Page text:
Over 1500 adults and children from the UK are being recruited for an international study to find the genes that cause stuttering.
The largest study of its kind hopes to better understand why some people are more likely to develop stuttering, also known as stuttering, with the aim of developing new treatments that target the cause rather than just the symptoms.
As well as experts from the UK, research teams from New Zealand, Australia, the US and the Netherlands are also looking for people aged five and over who stutter or have a history of stuttering for the study of the genetics of stuttering. Stuttering, which causes frequent and significant problems with speech fluency and fluency, affects one in every 100 adults.
WEHI (Walter and Eliza Hall Institute of Medical Research), Murdoch Children’s Research Institute, QIMR Berghofer Medical Research Institute, Griffith University and the University of Melbourne are coordinating the global project. University College London (UCL) will oversee the UK arm of the study.
UCL associate professor Frédérique Liegeois said study participants would contribute to a global effort to better understand the genetics behind stuttering.
Knowing more about the genetic basis will help us identify who is most likely to develop a stutter.”
Frédérique Liegeois, UCL Lecturer
WEHI and Professor Melanie Bahlo from the University of Melbourne said stuttering usually appears in children between the ages of two and four after they start talking.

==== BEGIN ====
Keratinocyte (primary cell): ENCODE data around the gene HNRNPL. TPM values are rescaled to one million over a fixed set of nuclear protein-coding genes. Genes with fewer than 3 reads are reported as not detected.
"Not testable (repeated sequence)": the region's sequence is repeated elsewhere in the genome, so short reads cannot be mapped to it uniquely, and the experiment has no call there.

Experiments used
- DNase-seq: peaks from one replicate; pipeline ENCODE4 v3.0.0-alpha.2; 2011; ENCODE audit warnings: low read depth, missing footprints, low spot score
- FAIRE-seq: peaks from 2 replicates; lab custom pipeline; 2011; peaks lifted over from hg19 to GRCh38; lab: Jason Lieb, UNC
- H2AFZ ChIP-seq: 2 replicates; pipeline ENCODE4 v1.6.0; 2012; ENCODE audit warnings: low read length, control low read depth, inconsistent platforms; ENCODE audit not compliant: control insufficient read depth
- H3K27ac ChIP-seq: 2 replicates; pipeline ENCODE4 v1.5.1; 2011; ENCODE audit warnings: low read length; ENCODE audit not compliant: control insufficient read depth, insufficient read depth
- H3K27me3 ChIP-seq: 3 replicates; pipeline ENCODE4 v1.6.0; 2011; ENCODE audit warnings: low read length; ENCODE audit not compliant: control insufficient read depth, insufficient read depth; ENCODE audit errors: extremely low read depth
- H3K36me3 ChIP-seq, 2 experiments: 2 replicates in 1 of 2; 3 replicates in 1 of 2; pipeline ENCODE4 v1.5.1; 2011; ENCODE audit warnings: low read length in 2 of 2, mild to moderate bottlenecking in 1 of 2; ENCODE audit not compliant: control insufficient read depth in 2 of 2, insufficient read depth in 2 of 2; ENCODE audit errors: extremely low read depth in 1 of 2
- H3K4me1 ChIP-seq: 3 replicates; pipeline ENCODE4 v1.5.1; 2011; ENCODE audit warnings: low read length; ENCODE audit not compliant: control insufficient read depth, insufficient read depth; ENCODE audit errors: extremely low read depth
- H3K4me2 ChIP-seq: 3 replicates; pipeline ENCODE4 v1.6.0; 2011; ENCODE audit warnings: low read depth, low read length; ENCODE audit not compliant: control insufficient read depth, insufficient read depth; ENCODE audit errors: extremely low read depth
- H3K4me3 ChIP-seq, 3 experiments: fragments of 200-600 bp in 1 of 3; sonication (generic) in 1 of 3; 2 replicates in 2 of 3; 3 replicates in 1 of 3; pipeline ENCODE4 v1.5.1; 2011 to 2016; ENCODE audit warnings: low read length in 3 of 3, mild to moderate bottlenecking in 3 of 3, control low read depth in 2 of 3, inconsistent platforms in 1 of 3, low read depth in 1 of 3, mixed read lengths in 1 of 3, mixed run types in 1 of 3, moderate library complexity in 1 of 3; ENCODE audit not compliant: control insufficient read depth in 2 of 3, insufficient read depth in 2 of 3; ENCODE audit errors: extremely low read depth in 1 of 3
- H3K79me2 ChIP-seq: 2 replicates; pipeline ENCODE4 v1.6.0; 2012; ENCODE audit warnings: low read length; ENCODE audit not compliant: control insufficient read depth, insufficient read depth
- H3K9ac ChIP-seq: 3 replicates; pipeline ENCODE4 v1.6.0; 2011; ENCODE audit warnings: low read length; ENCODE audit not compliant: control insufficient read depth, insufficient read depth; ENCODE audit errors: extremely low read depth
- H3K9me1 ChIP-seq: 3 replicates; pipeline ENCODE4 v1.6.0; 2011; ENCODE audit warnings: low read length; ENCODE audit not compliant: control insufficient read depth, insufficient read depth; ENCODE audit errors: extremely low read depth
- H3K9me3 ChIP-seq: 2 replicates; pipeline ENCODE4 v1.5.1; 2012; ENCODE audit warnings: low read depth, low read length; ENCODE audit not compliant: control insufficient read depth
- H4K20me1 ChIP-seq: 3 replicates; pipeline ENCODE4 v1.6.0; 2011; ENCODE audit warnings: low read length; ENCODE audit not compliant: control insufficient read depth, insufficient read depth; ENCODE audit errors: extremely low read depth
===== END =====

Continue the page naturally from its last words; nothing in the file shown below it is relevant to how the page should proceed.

“About 4% of children go through a phase where they stretch out words or get stuck trying to speak,” she said. Studies show that 8% of three-year-olds and 11% of four-year-olds stutter.”
Angela Morgan, a professor at Murdoch Children’s and the University of Melbourne, said that although the exact cause of stuttering is unknown, genetics have been found to play a role and researchers have identified four genes that may be linked to disease.
“Globally, 1% of adults stutter and nearly 70% of those who report a family history of stuttering,” she said. But even for people in whom the disorder doesn’t run in the family, genetics can still play a role.
“Gender is one of the most predisposing factors for stuttering. Boys are two to five times more likely to stutter than girls and are also less likely to stop stuttering without therapy.
“Many treatments for stuttering focus only on the symptoms, without targeting the underlying causes. We hope this research will lead to the development of new therapies for those who wish to access treatment to better manage their stuttering and learn to speak more easily.”
To participate in the trial, volunteers must complete a 10-minute online survey. Those who meet the study criteria will be asked to provide a saliva sample for DNA analysis. People who stutter, with or without a family history, are encouraged to participate.
Participants will be kept informed of bi-monthly updates via the study website and can follow the Facebook page or Twitter account for updates.
Murdoch Children’s Research Institute